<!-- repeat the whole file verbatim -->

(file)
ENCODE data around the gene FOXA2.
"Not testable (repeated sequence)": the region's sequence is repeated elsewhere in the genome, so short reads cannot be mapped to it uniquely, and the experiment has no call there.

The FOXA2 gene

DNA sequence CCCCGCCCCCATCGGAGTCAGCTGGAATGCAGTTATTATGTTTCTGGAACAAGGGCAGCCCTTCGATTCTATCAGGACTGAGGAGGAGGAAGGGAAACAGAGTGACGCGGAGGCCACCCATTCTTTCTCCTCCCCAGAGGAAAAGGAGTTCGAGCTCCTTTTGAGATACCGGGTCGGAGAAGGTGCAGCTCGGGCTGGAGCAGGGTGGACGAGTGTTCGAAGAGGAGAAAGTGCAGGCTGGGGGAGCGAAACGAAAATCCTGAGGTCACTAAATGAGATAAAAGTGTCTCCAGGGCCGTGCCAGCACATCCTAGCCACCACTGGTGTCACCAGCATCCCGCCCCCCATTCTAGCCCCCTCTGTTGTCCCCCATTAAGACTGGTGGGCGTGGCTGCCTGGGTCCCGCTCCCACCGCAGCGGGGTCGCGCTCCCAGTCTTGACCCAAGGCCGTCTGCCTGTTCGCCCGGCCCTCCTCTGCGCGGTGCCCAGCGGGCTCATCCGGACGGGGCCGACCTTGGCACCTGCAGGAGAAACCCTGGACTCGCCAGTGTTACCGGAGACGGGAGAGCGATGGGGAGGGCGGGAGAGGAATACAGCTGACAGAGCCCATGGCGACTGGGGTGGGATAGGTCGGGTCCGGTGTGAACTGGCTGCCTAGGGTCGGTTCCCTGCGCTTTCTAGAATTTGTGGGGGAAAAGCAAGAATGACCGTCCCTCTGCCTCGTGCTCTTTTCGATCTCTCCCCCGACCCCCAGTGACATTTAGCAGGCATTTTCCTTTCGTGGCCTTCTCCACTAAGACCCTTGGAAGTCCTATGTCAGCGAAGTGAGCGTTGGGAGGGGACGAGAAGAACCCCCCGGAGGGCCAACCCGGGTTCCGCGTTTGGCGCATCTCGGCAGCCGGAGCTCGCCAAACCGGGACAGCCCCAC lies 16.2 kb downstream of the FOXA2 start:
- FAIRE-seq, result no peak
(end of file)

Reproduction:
ENCODE data around the gene FOXA2.
"Not testable (repeated sequence)": the region's sequence is repeated elsewhere in the genome, so short reads cannot be mapped to it uniquely, and the experiment has no call there.

The FOXA2 gene

DNA sequence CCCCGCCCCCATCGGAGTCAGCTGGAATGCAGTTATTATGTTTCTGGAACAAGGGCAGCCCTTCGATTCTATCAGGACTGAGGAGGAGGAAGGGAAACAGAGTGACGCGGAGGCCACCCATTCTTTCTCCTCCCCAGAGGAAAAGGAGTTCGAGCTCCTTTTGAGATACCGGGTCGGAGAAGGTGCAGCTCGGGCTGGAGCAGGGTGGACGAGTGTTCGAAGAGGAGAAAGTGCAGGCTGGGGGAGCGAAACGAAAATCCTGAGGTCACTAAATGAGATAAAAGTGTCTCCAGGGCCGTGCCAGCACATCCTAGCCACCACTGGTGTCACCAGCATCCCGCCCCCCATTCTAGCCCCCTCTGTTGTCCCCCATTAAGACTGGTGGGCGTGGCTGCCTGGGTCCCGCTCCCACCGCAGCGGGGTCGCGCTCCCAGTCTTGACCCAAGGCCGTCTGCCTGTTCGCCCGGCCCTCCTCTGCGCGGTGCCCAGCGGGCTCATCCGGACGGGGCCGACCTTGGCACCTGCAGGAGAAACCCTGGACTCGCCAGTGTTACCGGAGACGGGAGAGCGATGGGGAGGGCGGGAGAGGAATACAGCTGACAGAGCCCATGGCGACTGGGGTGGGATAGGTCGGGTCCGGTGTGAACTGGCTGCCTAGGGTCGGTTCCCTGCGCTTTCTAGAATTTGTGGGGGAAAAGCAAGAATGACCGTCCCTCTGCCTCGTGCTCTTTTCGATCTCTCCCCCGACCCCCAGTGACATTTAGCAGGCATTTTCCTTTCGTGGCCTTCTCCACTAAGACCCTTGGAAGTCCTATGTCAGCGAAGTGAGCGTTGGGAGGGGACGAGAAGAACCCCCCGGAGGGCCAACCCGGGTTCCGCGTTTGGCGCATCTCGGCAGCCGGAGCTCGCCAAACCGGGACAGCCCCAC lies 16.2 kb downstream of the FOXA2 start:
- FAIRE-seq, result no peak